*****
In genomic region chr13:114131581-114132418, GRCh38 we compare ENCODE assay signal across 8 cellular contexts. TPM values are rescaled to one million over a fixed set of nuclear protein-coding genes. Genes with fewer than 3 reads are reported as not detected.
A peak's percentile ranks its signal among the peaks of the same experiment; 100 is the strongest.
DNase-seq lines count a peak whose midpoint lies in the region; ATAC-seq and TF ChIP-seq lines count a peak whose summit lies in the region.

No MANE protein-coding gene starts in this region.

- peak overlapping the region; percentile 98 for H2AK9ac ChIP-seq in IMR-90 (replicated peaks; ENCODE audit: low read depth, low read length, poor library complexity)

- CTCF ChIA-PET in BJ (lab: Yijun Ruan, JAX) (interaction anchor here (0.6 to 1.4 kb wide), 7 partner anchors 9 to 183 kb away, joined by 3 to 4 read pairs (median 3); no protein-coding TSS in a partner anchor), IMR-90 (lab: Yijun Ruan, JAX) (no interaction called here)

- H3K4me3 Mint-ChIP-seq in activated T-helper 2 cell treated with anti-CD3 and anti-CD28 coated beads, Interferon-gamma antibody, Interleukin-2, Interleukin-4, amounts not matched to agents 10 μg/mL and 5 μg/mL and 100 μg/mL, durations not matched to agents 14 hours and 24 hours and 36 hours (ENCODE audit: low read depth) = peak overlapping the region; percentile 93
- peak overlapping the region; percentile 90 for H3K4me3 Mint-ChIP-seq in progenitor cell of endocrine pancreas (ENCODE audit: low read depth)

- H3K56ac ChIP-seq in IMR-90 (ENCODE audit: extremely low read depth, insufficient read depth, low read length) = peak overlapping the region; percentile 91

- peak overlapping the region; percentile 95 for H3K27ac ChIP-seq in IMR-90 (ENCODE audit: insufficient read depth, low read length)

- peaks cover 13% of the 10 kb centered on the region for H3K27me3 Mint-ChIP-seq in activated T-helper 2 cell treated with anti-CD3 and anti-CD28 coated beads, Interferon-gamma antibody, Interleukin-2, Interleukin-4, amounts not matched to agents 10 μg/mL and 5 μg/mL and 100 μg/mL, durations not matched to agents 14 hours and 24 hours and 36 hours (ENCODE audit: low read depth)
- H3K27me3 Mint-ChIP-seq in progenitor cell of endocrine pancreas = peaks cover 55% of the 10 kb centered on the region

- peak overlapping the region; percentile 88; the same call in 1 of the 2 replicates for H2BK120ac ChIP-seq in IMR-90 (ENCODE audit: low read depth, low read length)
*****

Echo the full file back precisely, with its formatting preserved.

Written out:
In genomic region chr13:114131581-114132418, GRCh38 we compare ENCODE assay signal across 8 cellular contexts. TPM values are rescaled to one million over a fixed set of nuclear protein-coding genes. Genes with fewer than 3 reads are reported as not detected.
A peak's percentile ranks its signal among the peaks of the same experiment; 100 is the strongest.
DNase-seq lines count a peak whose midpoint lies in the region; ATAC-seq and TF ChIP-seq lines count a peak whose summit lies in the region.

No MANE protein-coding gene starts in this region.

- peak overlapping the region; percentile 98 for H2AK9ac ChIP-seq in IMR-90 (replicated peaks; ENCODE audit: low read depth, low read length, poor library complexity)

- CTCF ChIA-PET in BJ (lab: Yijun Ruan, JAX) (interaction anchor here (0.6 to 1.4 kb wide), 7 partner anchors 9 to 183 kb away, joined by 3 to 4 read pairs (median 3); no protein-coding TSS in a partner anchor), IMR-90 (lab: Yijun Ruan, JAX) (no interaction called here)

- H3K4me3 Mint-ChIP-seq in activated T-helper 2 cell treated with anti-CD3 and anti-CD28 coated beads, Interferon-gamma antibody, Interleukin-2, Interleukin-4, amounts not matched to agents 10 μg/mL and 5 μg/mL and 100 μg/mL, durations not matched to agents 14 hours and 24 hours and 36 hours (ENCODE audit: low read depth) = peak overlapping the region; percentile 93
- peak overlapping the region; percentile 90 for H3K4me3 Mint-ChIP-seq in progenitor cell of endocrine pancreas (ENCODE audit: low read depth)

- H3K56ac ChIP-seq in IMR-90 (ENCODE audit: extremely low read depth, insufficient read depth, low read length) = peak overlapping the region; percentile 91

- peak overlapping the region; percentile 95 for H3K27ac ChIP-seq in IMR-90 (ENCODE audit: insufficient read depth, low read length)

- peaks cover 13% of the 10 kb centered on the region for H3K27me3 Mint-ChIP-seq in activated T-helper 2 cell treated with anti-CD3 and anti-CD28 coated beads, Interferon-gamma antibody, Interleukin-2, Interleukin-4, amounts not matched to agents 10 μg/mL and 5 μg/mL and 100 μg/mL, durations not matched to agents 14 hours and 24 hours and 36 hours (ENCODE audit: low read depth)
- H3K27me3 Mint-ChIP-seq in progenitor cell of endocrine pancreas = peaks cover 55% of the 10 kb centered on the region

- peak overlapping the region; percentile 88; the same call in 1 of the 2 replicates for H2BK120ac ChIP-seq in IMR-90 (ENCODE audit: low read depth, low read length)